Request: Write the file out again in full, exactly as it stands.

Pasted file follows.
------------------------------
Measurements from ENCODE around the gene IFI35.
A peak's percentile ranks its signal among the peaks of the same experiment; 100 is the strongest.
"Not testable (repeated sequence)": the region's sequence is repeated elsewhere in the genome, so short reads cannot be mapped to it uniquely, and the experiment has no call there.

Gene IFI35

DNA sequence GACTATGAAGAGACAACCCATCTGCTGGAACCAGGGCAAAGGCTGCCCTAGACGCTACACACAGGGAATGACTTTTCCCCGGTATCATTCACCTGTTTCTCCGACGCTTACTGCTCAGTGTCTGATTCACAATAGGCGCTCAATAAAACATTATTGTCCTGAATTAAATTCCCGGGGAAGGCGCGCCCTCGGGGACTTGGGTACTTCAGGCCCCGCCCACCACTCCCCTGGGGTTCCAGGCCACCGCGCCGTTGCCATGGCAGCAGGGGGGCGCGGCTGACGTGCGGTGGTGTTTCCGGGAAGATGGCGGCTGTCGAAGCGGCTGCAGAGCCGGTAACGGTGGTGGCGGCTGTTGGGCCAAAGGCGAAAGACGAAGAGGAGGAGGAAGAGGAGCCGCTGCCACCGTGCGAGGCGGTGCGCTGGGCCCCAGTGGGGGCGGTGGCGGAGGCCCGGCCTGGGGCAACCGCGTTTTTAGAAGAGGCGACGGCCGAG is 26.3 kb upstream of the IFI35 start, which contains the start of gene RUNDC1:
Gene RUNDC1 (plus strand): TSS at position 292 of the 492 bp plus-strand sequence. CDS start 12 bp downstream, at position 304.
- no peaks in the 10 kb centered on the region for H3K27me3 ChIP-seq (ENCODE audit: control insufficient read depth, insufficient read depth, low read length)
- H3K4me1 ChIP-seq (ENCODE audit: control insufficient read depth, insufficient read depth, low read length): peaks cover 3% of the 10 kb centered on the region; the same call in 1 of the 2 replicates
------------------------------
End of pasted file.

Measurements from ENCODE around the gene IFI35.
A peak's percentile ranks its signal among the peaks of the same experiment; 100 is the strongest.
"Not testable (repeated sequence)": the region's sequence is repeated elsewhere in the genome, so short reads cannot be mapped to it uniquely, and the experiment has no call there.

Gene IFI35

DNA sequence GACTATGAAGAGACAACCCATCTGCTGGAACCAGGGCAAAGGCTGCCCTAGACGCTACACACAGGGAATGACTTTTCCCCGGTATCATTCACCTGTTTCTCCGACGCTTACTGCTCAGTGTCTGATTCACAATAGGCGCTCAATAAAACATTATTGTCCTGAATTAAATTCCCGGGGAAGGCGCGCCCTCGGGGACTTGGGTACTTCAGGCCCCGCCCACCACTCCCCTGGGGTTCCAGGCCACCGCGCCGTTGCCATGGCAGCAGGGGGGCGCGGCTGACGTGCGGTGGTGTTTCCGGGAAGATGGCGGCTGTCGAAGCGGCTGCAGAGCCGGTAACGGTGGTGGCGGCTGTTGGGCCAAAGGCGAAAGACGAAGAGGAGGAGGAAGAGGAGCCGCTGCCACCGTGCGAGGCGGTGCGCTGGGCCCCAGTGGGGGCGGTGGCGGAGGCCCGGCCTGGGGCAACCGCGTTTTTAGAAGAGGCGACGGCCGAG is 26.3 kb upstream of the IFI35 start, which contains the start of gene RUNDC1:
Gene RUNDC1 (plus strand): TSS at position 292 of the 492 bp plus-strand sequence. CDS start 12 bp downstream, at position 304.
- no peaks in the 10 kb centered on the region for H3K27me3 ChIP-seq (ENCODE audit: control insufficient read depth, insufficient read depth, low read length)
- H3K4me1 ChIP-seq (ENCODE audit: control insufficient read depth, insufficient read depth, low read length): peaks cover 3% of the 10 kb centered on the region; the same call in 1 of the 2 replicates